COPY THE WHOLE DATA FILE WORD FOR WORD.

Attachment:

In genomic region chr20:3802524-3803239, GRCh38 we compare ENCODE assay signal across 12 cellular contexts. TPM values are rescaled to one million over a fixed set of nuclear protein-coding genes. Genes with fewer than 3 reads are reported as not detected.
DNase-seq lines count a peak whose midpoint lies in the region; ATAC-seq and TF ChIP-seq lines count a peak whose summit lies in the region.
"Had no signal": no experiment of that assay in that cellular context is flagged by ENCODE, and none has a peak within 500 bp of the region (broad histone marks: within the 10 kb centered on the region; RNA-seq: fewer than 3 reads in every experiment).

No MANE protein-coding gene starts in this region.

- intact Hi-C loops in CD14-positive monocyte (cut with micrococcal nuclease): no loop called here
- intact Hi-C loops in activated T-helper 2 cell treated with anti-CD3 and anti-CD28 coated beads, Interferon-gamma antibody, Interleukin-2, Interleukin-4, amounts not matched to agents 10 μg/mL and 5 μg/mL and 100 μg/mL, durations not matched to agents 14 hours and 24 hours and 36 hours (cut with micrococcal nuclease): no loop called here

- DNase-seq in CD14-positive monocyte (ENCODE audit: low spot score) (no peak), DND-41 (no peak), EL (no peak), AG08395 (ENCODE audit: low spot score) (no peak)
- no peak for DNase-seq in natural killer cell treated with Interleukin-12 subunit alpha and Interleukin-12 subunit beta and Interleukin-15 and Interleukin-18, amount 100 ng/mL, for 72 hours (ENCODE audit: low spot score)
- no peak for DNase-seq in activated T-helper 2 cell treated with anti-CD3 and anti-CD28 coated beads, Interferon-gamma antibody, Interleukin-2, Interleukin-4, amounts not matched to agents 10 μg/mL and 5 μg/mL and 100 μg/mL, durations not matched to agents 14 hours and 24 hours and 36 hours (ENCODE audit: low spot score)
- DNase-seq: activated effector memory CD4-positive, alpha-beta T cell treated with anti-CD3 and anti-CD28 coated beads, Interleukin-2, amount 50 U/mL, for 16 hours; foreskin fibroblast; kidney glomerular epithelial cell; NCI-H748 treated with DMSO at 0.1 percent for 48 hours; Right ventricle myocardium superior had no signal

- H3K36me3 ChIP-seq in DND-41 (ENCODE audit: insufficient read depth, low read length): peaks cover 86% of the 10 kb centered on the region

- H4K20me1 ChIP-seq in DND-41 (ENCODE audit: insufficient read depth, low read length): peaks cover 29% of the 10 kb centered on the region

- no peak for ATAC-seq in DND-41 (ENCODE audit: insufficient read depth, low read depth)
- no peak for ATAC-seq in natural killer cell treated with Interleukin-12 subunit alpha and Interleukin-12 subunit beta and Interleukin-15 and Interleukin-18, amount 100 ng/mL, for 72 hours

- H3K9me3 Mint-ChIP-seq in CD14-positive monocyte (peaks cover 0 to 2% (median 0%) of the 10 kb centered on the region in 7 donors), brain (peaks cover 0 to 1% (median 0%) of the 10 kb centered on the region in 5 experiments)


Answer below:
In genomic region chr20:3802524-3803239, GRCh38 we compare ENCODE assay signal across 12 cellular contexts. TPM values are rescaled to one million over a fixed set of nuclear protein-coding genes. Genes with fewer than 3 reads are reported as not detected.
DNase-seq lines count a peak whose midpoint lies in the region; ATAC-seq and TF ChIP-seq lines count a peak whose summit lies in the region.
"Had no signal": no experiment of that assay in that cellular context is flagged by ENCODE, and none has a peak within 500 bp of the region (broad histone marks: within the 10 kb centered on the region; RNA-seq: fewer than 3 reads in every experiment).

No MANE protein-coding gene starts in this region.

- intact Hi-C loops in CD14-positive monocyte (cut with micrococcal nuclease): no loop called here
- intact Hi-C loops in activated T-helper 2 cell treated with anti-CD3 and anti-CD28 coated beads, Interferon-gamma antibody, Interleukin-2, Interleukin-4, amounts not matched to agents 10 μg/mL and 5 μg/mL and 100 μg/mL, durations not matched to agents 14 hours and 24 hours and 36 hours (cut with micrococcal nuclease): no loop called here

- DNase-seq in CD14-positive monocyte (ENCODE audit: low spot score) (no peak), DND-41 (no peak), EL (no peak), AG08395 (ENCODE audit: low spot score) (no peak)
- no peak for DNase-seq in natural killer cell treated with Interleukin-12 subunit alpha and Interleukin-12 subunit beta and Interleukin-15 and Interleukin-18, amount 100 ng/mL, for 72 hours (ENCODE audit: low spot score)
- no peak for DNase-seq in activated T-helper 2 cell treated with anti-CD3 and anti-CD28 coated beads, Interferon-gamma antibody, Interleukin-2, Interleukin-4, amounts not matched to agents 10 μg/mL and 5 μg/mL and 100 μg/mL, durations not matched to agents 14 hours and 24 hours and 36 hours (ENCODE audit: low spot score)
- DNase-seq: activated effector memory CD4-positive, alpha-beta T cell treated with anti-CD3 and anti-CD28 coated beads, Interleukin-2, amount 50 U/mL, for 16 hours; foreskin fibroblast; kidney glomerular epithelial cell; NCI-H748 treated with DMSO at 0.1 percent for 48 hours; Right ventricle myocardium superior had no signal

- H3K36me3 ChIP-seq in DND-41 (ENCODE audit: insufficient read depth, low read length): peaks cover 86% of the 10 kb centered on the region

- H4K20me1 ChIP-seq in DND-41 (ENCODE audit: insufficient read depth, low read length): peaks cover 29% of the 10 kb centered on the region

- no peak for ATAC-seq in DND-41 (ENCODE audit: insufficient read depth, low read depth)
- no peak for ATAC-seq in natural killer cell treated with Interleukin-12 subunit alpha and Interleukin-12 subunit beta and Interleukin-15 and Interleukin-18, amount 100 ng/mL, for 72 hours

- H3K9me3 Mint-ChIP-seq in CD14-positive monocyte (peaks cover 0 to 2% (median 0%) of the 10 kb centered on the region in 7 donors), brain (peaks cover 0 to 1% (median 0%) of the 10 kb centered on the region in 5 experiments)